(Third Flatiron Publishing, June 6, 2018, pb, 180 pp.)
Reviewed by Victoria Silverwolf
This anthology offers new stories inspired by the astronomical discoveries of Galileo Galilei. Some tales involve the great scientist’s work directly, while others take place in the deeps of space, as revealed by his telescope.
The setting for “And Yet They Move” by Alex Zalben is a distant solar system that defies the laws of physics. All bodies within it orbit one of its planets, rather than its star. A suicidal woman, sent to investigate the mystery alone, arrives on the shore of the central planet’s ocean. She makes a surprising discovery. This is a well-crafted character study. The use of a twentieth century pop song as a major plot element seems out of place.
In “For the Love of Money” by Ginger Strivelli, a quartet of greedy billionaires travels to a planet inhabited by aliens who base their economy on love. Inevitably, misunderstanding results. This is a simple moral fable, weakened by the story’s amateurish style.
“The Kromlau Gambit” by Steve Toase takes place during the early days of the Soviet space program. A sorcerer uses black magic to allow a cosmonaut to pass beyond a supernatural barrier that blocks travel beyond the atmosphere. The magician expects to exact a terrible price, but meets an unexpected fate. This is a moderately effective horror story.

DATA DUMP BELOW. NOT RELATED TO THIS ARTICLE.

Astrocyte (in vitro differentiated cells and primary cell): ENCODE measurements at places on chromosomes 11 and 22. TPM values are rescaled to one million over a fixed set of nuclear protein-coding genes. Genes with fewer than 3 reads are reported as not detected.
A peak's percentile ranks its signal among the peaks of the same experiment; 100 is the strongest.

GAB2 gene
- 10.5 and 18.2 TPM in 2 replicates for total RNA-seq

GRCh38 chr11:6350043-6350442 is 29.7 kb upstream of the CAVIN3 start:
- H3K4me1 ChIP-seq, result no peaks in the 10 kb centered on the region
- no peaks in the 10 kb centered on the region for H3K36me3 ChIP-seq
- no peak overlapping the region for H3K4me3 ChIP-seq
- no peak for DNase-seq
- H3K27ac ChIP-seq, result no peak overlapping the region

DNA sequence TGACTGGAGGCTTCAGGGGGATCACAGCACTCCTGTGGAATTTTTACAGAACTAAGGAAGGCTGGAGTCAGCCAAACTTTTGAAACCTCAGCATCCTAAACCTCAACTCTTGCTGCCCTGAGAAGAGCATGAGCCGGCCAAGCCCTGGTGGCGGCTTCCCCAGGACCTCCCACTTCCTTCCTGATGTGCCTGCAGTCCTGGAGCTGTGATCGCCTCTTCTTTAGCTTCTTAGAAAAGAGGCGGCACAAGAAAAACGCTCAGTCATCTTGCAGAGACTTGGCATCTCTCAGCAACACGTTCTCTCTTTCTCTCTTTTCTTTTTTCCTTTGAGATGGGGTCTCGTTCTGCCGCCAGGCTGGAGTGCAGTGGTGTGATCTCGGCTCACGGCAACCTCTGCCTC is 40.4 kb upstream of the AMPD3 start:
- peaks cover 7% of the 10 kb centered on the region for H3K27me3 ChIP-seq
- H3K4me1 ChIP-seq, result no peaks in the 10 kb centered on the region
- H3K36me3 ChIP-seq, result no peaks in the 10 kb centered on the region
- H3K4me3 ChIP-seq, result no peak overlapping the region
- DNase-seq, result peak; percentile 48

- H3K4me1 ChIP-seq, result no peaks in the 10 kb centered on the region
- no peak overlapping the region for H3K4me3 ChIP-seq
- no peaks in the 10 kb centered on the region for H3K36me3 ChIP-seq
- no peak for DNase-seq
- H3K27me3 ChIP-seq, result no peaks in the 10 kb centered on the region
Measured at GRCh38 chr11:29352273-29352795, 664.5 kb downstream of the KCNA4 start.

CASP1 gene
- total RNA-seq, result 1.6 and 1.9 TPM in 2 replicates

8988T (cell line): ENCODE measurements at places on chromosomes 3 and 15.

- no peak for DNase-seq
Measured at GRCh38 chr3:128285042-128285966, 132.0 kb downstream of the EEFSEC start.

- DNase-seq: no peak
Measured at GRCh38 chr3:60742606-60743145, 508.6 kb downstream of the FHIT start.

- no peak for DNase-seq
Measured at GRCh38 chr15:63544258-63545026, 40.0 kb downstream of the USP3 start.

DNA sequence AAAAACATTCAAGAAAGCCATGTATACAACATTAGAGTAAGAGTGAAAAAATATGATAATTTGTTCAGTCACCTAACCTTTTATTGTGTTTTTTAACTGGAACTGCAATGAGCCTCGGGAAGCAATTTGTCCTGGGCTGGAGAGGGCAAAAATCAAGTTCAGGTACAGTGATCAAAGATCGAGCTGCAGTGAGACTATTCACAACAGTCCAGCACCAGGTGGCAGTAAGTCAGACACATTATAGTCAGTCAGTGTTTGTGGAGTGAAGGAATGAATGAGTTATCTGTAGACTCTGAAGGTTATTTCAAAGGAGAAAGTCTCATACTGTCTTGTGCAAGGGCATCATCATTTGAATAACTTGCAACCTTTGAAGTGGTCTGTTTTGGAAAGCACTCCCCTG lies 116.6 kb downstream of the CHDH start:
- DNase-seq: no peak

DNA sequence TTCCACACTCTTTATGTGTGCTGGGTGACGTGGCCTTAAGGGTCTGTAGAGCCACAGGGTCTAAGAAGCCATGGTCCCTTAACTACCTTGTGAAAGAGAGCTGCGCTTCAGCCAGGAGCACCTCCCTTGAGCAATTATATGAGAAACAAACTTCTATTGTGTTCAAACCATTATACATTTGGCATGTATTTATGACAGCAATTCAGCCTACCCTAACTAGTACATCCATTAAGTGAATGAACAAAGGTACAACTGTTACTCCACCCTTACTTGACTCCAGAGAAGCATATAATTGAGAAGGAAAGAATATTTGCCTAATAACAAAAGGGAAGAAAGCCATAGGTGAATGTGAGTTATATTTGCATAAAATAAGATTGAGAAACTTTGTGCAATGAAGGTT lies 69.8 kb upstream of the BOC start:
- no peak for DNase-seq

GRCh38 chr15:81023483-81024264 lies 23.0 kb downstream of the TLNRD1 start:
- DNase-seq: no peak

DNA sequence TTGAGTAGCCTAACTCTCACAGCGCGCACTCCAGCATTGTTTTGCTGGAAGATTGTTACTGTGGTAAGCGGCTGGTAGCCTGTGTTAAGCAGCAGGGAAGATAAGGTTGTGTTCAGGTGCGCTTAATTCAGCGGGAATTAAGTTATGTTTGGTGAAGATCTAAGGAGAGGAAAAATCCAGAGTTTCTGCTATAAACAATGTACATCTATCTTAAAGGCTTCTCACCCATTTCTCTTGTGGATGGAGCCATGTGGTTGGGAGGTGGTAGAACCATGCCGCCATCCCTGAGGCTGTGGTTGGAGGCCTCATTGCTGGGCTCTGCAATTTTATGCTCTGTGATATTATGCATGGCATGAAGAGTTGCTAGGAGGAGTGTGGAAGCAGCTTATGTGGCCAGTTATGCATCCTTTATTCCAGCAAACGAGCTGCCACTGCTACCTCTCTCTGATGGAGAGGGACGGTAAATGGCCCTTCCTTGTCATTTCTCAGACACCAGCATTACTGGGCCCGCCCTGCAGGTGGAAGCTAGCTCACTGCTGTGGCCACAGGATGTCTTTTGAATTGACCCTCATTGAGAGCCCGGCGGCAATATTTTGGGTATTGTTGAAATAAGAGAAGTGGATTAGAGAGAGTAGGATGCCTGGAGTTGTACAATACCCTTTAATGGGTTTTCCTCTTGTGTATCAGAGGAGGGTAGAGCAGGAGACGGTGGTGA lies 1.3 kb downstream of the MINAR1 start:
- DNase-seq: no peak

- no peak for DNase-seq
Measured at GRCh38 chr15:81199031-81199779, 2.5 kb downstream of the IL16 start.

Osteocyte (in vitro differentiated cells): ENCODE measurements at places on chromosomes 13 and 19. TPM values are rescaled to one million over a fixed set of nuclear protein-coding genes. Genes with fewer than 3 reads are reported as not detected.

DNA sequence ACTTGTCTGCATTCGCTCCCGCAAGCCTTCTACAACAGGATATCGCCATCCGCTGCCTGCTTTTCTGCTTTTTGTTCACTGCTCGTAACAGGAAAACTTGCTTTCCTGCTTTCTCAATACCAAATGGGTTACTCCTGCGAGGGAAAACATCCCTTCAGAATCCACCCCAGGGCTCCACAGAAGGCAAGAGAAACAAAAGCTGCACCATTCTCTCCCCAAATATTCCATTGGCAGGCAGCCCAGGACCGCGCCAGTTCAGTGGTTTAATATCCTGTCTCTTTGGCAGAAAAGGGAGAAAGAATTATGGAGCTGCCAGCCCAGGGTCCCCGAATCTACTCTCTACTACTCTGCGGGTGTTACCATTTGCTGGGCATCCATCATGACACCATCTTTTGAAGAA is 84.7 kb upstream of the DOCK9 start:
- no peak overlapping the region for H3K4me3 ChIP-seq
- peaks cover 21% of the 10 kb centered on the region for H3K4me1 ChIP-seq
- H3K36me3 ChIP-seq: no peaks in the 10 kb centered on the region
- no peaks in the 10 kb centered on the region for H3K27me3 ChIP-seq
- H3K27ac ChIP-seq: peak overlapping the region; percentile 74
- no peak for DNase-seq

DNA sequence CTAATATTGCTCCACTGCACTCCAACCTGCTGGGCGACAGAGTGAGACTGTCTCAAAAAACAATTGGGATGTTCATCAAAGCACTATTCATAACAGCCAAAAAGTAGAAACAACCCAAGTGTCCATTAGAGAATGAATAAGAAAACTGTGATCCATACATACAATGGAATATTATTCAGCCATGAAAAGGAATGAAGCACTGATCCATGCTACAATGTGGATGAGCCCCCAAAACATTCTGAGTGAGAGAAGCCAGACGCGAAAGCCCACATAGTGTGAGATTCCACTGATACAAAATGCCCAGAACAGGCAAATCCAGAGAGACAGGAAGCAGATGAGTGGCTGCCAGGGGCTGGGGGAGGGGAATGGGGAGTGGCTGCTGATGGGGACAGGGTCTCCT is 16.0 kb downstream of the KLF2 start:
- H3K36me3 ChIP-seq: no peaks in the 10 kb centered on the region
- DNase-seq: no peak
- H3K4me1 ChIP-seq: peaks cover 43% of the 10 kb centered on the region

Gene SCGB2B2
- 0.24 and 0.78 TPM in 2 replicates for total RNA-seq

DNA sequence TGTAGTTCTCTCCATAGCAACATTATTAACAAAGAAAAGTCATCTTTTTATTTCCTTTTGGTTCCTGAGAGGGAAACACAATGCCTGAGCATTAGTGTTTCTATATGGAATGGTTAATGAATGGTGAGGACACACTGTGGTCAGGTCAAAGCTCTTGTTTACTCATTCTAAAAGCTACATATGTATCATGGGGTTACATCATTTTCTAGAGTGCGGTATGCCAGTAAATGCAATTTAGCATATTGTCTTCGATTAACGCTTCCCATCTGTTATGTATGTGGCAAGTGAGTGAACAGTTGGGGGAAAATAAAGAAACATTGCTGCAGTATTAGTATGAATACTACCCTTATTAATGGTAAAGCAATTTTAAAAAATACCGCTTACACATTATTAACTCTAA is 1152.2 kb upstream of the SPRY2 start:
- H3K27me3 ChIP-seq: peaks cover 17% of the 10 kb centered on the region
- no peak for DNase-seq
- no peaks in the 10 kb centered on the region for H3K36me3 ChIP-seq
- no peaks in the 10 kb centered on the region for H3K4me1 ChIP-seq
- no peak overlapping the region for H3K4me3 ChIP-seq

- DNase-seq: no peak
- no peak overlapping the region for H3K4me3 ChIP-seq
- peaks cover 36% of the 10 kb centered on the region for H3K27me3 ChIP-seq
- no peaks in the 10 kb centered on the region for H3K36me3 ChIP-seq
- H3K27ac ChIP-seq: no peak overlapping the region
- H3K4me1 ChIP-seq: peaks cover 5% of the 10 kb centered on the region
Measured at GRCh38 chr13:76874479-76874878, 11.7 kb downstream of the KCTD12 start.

A servant of Galileo is the title character of “Vincenzo, the Starry Messenger” by Dr. Jackie Ferris. While gazing through his master’s telescope he has a strange encounter with a mysterious entity. The mystical philosophy of this story is difficult to understand.
“A Hard-Fought Episode at the TON-1 Black Hole” by Eric J. Guignard features an interstellar trucker and an artificial intelligence in the form of a country singer. Together they must battle a space-going motorcycle gang, while protecting precious cargo and avoiding a black hole. This space opera provides plenty of action, if not much plausibility.
Wealthy tourists travel the solar system in search of thrills in “Titan Is All the Rage” by Jemima Pett. A crisis occurs during an excursion on Titan. Unfortunately for the reader, it is solved without much suspense.
A woman hears unexplained sounds in “Signals” by Erica Ruppert. They transform the ordinary noises of everyday life into unearthly music. Although the idea is intriguing, the story does not reach a satisfying conclusion.
“Night on the High Desert” by Connie Vigil Platt is set in the Old West. A cowboy detects signs of strange intruders while riding through the Badlands. Although the reader already knows these are aliens, the cowboy never encounters them directly. Because of this, the story is anticlimactic.
“Dispatches from the Eye of the Clown” by Justin Short is a bizarre tale of a married couple on a planet where rain takes the form of disembodied clown heads. Things get even weirder when the woman becomes pregnant. This story is certainly unique, but there is little to it beyond its eccentric theme.